Laura Gibbs

Tips on Blogger-in-Canvas

Blog Post created by Laura Gibbs on Aug 23, 2018

I'm writing this blog post for Jonathan Yoder in particular, but also for anyone who is interested in using Blogger as a kind of "content gateway" in Canvas so that you can quickly and easily publish content in a Canvas course space, or in multiple course spaces if you want. I use a Blogger page as the homepage for my classes, but of course you could also set it up as a content gateway separate from daily announcements. To get a sense of what that means, you might take a look at this Blogger blog in my Myth course:

Homepage: embedded in a page so that I can use it as the homepage

Daily News: as a redirect tool app in the sidebar menu (it displays more nicely that way without the righthand menu)

 

Here is the freestanding blog itself, outside of Canvas:

https://ouclassannouncements.blogspot.com/ 

To simulate the mobile view, just add ?m=1 to any address at the blog:

https://ouclassannouncements.blogspot.com/?m=1 

 

I get all the advantages of blogging, with the convenience for the students of seeing the content right there in Canvas. I've written about that in other posts here at the Community, but what I'm going to detail here at Jonathan's request is how I set up the blog in Blogger, using options that give it a clean display in Canvas and a good mobile view too. WordPress has a ton of options, I know, but I like the fact that Blogger actually doesn't have that many options; I don't really tinker with the blog design. I spend all my time on content!

 

The Blogger theme I am using is called PICTURE WINDOW. It is one of the old-style themes, which I personally prefer. I like to have a blog sidebar (even though I know it is suppressed in the mobile view). The newer themes are mobile-first designs, and while they are very popular with my students (most of whom also use Blogger), I am loyal to the old-school designs. And most of my students do their class work on laptops, so Picture Window is a good choice for me. The Settings: Themes lets you explore all the options, and then you can customize the theme you choose. You can change themes at any time; it does not affect the content of your posts.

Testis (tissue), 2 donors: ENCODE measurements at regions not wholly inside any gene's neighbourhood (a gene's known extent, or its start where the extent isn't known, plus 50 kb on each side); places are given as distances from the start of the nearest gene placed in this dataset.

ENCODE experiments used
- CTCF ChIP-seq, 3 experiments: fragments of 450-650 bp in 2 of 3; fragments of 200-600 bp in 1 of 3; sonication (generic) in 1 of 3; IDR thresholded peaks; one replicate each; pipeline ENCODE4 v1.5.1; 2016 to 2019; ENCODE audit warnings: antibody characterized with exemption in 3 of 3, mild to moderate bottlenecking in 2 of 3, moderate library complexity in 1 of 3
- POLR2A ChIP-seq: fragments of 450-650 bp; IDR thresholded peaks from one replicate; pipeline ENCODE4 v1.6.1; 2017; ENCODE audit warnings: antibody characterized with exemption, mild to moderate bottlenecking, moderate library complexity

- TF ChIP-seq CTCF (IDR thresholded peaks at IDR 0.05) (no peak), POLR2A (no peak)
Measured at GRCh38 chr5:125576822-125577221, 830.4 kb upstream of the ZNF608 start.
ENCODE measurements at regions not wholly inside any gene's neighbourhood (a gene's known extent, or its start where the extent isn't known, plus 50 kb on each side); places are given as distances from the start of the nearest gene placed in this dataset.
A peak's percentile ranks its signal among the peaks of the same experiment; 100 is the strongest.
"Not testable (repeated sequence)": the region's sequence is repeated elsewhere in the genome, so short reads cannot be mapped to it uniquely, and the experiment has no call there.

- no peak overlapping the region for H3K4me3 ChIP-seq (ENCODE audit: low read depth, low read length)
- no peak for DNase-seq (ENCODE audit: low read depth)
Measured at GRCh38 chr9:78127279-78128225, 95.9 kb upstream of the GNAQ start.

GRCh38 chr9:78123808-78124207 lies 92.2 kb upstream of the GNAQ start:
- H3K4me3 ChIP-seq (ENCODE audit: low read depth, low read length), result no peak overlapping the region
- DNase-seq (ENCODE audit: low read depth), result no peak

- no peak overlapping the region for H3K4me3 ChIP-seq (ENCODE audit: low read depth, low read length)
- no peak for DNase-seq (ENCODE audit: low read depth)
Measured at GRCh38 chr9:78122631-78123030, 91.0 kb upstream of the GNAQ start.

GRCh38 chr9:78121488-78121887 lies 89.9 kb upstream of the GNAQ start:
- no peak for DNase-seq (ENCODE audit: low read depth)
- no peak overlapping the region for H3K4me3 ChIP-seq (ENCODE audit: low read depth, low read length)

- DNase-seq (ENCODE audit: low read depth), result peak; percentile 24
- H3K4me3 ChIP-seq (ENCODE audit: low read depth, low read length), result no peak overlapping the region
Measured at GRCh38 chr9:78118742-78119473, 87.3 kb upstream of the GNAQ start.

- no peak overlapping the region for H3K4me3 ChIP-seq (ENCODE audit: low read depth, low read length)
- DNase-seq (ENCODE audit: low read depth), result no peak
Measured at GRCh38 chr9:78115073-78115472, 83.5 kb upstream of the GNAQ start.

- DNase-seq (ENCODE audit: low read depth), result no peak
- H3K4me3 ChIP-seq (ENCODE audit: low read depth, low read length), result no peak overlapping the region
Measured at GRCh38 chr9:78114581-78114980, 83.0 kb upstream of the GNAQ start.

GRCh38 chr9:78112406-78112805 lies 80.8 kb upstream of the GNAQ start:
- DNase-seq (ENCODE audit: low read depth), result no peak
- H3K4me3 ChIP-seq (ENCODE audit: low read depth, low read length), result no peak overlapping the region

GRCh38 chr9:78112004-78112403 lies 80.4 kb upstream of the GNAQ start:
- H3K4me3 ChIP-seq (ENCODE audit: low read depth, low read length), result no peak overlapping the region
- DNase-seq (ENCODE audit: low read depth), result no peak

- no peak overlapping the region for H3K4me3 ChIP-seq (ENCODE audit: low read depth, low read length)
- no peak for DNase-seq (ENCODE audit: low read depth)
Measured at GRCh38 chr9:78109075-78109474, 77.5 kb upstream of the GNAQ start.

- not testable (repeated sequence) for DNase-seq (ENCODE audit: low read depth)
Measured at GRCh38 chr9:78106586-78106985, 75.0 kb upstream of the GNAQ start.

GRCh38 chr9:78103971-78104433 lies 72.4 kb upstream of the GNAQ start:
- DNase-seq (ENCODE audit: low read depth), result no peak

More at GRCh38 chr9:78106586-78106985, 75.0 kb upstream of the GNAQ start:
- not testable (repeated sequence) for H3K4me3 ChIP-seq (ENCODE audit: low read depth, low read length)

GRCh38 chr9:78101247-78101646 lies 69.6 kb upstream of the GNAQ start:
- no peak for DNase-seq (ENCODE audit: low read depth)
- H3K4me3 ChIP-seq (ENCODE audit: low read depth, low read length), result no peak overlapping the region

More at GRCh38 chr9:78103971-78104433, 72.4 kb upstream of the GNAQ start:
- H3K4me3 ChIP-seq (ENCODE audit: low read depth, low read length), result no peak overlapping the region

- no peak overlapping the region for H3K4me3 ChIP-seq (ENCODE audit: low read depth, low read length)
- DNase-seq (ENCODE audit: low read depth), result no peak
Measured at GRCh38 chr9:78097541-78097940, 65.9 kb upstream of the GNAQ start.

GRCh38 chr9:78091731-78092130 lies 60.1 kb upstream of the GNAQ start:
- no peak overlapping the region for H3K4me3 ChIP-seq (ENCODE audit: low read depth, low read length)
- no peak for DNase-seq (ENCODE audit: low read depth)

screenshot of Blogger themes settings

 

I have customized my chosen theme in only a few ways. The crimson color scheme works nicely for me (it's close enough to my school colors), and for the background, I use one of the transparent images; transparent is one of the image categories you can choose from):

 

screenshot of transparent image options

 

For the width, I made the choices based on content readability, both for the posts and for the widget content I use. (Yes, the width is awkward when Canvas has both left- and right-hand menus, which is why I encourage my students to switch to the "Daily News" view, where there is no right-hand menu as there is on the homepage.)

 

screenshot of widths

 

I also added a snippet of code to the HTML file to force links open in a new tab. That's because I might occasionally have a link to an http page, and in Canvas, that link will not work. By default opening all links in a new tab, I don't have to worry about whether a link goes to an http or an https page. The snippet I added is highlighted here:

 

screenshot of HTML snippet in Blogger theme

 

I know some people are not believers in opening pages in new tabs, but I don't want my students to go down the rabbit hole of opening pages inside Canvas and hit a dead end with an http link. To be honest, I only have the blog inside Canvas as a convenience; I'm actually happier if they are out on the real Internet where they can bookmark the webpages they might use later! That's why I encourage them on the homepage view to just open the blog in a new tab of its own anyway:

 

screenshot of blog as homepage

 

I hope that is a start on answering your questions, Jonathan Yoder, and now we can use this space to discuss further. I really hope your teacher will have a good experience with this. For me, blogging is the fastest way to publish and share content with my students, including in Canvas. :-)

Outcomes